Last week, the Federal Elections Commission issued an Advisory Opinion on how PACs can use Twitter handles in disclaimer language.
Historically, this has been a vague issue with social media falling under the same category as bumper stickers and skywriting. However, the revelations that a Kremlin-linked company purchased more than $100,000 in ads on Facebook during the 2016 cycle, prompted FEC commissioners to act. Last week, they voted to reopen public comment for possibly changing the rules surrounding the disclaimer requirements of online ads.
This AO, in response to a request by Dan Backer on behalf of Great America PAC and The Committee to Defend the President, might offer insights into how the FEC will tackle the issue of regulating online ads.
The commissioners voted that Great America PAC may use its Twitter handle, @GreatAmericaPAC, in lieu of the committee’s full name in both print and spoken disclosures. As explained in the AO, “the use of Great America PAC’s Twitter handle would give adequate notice of the identity of the political committee paying for the communication, it may use its Twitter handle as its name in its disclaimers.”
However, they also voted that a Twitter handle is not sufficient to replace the requirement for the committee’s permanent street address, website, and phone number. The AO explains that legislation specifically requires this information to be included in disclaimers.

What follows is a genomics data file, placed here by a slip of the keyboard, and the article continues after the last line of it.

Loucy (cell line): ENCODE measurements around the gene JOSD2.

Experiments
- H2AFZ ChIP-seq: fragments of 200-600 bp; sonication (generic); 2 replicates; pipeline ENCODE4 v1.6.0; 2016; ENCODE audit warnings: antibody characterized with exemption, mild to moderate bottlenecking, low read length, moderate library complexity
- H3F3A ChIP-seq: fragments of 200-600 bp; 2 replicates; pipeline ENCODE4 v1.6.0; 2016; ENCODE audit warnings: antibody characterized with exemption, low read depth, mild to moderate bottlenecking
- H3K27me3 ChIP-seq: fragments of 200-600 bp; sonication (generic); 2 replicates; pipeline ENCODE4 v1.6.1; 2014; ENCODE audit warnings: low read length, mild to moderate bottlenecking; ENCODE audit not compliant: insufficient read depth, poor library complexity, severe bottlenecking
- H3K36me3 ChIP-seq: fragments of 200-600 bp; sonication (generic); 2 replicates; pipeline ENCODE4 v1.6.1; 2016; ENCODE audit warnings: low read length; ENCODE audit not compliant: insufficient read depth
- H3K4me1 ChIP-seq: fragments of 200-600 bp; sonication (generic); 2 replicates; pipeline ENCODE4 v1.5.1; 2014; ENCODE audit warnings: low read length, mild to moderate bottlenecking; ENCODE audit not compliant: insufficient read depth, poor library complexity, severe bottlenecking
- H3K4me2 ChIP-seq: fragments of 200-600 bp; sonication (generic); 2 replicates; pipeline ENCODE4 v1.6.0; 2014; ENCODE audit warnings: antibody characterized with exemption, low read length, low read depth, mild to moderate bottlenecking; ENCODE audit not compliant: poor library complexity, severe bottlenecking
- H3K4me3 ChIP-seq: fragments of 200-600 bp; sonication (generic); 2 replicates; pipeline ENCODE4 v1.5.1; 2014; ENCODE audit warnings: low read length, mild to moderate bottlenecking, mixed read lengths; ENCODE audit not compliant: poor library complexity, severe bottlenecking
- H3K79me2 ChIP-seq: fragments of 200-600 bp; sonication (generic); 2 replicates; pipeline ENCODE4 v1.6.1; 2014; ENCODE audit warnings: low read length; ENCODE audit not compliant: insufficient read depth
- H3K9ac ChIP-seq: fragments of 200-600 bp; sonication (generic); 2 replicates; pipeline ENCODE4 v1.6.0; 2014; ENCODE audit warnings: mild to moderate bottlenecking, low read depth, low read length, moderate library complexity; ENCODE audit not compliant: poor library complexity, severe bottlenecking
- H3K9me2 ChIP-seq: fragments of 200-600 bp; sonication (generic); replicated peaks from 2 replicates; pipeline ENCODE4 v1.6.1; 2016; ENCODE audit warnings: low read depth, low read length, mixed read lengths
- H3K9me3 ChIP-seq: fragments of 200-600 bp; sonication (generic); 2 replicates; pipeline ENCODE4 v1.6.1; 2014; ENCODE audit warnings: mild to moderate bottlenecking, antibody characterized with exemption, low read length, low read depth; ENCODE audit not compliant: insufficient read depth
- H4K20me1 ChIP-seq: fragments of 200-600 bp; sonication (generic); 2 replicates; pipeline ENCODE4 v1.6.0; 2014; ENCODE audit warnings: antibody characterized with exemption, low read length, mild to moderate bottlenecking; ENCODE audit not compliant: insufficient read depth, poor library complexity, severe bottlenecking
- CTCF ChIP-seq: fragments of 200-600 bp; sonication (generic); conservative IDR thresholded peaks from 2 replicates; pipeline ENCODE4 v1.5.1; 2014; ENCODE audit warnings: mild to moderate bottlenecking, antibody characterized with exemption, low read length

Interestingly, the FEC also ruled that a Twitter handle can’t be substituted for a website address. Because the convention of the @ sign before the handle is not unique to Twitter, the handle is not sufficient to replace the URL of the PAC’s website. Since other social media platforms, such as Facebook and Instagram use the @ symbol to reference specific accounts, a Twitter handle is not a unique identifier, like a URL. Even if that Twitter handle refers to a profile containing a link to the PAC’s website, the web address must be included in disclaimer language.
When asked if these two PACs could use Twitter without including a disclaimer on the profile pages, the commissioners were unable to reach the requirement of four affirmative votes. Thus, they were unable to vote on if it was sufficient for a profile to merely contain a link or web address of the PAC’s website, which contains the full disclaimer, nor decide if it was sufficient to include the disclaimer in a Twitter profile graphic.